- Follow @JusticeColumbia on Twitter and @JusticeInitiativeatCU on Facebook.
Ryan Burvick aka Ryan Perfect, is a New York City based MC and Hip Hop producer and the founder of the music production company, Audio Pictures. He works in partnership with the Center for Justice at Columbia University as the co-director of the “Beats, Rhymes and Justice” program. The program teaches young inmates the craft and expression of music production through beats, lyrics and crucial discussion around personal and shared experiences.
Cameron Rasmussen is a social worker, educator and organizer committed to reimagining our responses to human behavior and pathways to social justice and to contributing towards the larger movement of an anti-oppressive social justice praxis. Cameron is a Program Director at the Center for Justice at Columbia University where he supports a variety of programmatic efforts to advance individual, institutional and societal transformation for a more just and safe world.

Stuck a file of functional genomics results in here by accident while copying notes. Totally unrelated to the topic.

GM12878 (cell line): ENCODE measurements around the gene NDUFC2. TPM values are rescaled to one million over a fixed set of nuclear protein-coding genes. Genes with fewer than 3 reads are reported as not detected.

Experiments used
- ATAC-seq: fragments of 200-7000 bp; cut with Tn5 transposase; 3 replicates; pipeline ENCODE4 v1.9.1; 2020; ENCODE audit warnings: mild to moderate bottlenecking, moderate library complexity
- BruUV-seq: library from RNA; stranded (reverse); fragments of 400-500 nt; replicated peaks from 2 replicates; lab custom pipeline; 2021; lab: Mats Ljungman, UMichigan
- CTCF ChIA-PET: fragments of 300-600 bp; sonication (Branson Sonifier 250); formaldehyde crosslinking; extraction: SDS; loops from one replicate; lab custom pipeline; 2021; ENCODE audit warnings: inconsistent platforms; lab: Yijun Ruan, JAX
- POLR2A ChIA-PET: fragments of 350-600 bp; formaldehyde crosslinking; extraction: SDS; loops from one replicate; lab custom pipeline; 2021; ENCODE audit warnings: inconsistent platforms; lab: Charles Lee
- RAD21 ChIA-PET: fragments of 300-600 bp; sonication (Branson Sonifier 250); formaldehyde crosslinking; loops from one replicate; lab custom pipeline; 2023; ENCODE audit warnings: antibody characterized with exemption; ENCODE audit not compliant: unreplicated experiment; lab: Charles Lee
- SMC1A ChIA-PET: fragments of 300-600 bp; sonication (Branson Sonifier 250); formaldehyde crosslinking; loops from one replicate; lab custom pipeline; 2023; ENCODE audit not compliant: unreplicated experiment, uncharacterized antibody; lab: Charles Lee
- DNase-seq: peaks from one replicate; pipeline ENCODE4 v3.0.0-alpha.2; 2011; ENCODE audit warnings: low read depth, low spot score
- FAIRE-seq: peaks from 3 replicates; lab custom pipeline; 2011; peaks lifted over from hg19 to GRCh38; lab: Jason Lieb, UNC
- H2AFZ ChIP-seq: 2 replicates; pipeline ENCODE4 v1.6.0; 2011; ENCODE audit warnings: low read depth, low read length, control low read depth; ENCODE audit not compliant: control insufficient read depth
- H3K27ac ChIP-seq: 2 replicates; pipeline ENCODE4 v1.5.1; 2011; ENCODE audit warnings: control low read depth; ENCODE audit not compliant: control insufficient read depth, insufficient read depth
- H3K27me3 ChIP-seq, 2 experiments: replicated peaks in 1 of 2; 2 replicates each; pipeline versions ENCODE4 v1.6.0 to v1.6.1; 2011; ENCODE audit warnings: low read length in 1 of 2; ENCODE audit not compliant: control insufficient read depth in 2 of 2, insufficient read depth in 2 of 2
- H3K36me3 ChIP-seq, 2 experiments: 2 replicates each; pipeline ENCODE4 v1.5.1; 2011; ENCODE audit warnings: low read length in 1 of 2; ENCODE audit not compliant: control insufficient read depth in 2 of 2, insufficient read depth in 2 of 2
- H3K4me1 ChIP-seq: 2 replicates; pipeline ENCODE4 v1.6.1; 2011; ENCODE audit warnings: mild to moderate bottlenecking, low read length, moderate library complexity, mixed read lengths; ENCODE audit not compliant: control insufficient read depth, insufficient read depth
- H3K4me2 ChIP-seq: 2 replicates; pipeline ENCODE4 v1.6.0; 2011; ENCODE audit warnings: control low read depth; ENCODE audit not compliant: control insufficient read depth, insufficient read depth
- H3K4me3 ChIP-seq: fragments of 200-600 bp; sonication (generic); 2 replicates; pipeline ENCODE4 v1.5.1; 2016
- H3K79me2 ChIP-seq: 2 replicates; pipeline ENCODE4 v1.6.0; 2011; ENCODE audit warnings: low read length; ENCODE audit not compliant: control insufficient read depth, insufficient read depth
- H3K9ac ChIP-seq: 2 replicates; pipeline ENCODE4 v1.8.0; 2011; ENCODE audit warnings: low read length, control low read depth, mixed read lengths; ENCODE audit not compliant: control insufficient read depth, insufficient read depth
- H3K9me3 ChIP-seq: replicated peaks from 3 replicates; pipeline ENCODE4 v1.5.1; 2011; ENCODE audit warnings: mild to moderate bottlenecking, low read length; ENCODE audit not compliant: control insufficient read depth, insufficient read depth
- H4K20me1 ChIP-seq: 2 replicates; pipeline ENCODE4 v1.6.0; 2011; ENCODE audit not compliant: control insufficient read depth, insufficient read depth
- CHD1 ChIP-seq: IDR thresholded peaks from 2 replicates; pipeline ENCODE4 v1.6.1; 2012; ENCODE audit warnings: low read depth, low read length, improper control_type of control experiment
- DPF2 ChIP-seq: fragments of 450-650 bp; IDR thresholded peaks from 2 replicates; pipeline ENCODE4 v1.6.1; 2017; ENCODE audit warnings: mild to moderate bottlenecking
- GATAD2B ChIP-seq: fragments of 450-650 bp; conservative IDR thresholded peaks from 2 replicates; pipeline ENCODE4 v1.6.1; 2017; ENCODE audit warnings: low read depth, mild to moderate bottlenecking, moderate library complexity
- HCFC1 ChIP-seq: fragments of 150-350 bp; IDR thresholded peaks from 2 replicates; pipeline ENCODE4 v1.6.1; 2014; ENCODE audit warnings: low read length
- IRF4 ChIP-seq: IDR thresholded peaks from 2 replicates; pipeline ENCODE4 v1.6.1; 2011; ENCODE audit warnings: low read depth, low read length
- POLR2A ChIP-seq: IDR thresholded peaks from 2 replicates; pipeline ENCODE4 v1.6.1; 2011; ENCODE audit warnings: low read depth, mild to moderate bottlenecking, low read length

Josie Whittlesey is the founder of Drama Club, a nonprofit providing theater programming to incarcerated youth ages 10-21, in NYC detention centers, placement centers and Rikers Island jail. Drama Club is committed to providing New York City’s most vulnerable and overlooked youth the opportunity to laugh, be seen and heard, and cultivate life skills via community building, play, and performance opportunities. Josie has taught at Fordham University, New York University, Montclair State University, Nassau Community College, Purchase College, Larry Singer Studios, Sing Sing Correctional Facility, Woodbourne Correctional Facility, GEMS and Ravenswood Community Center. She holds an MFA from NYU’s Graduate Acting program.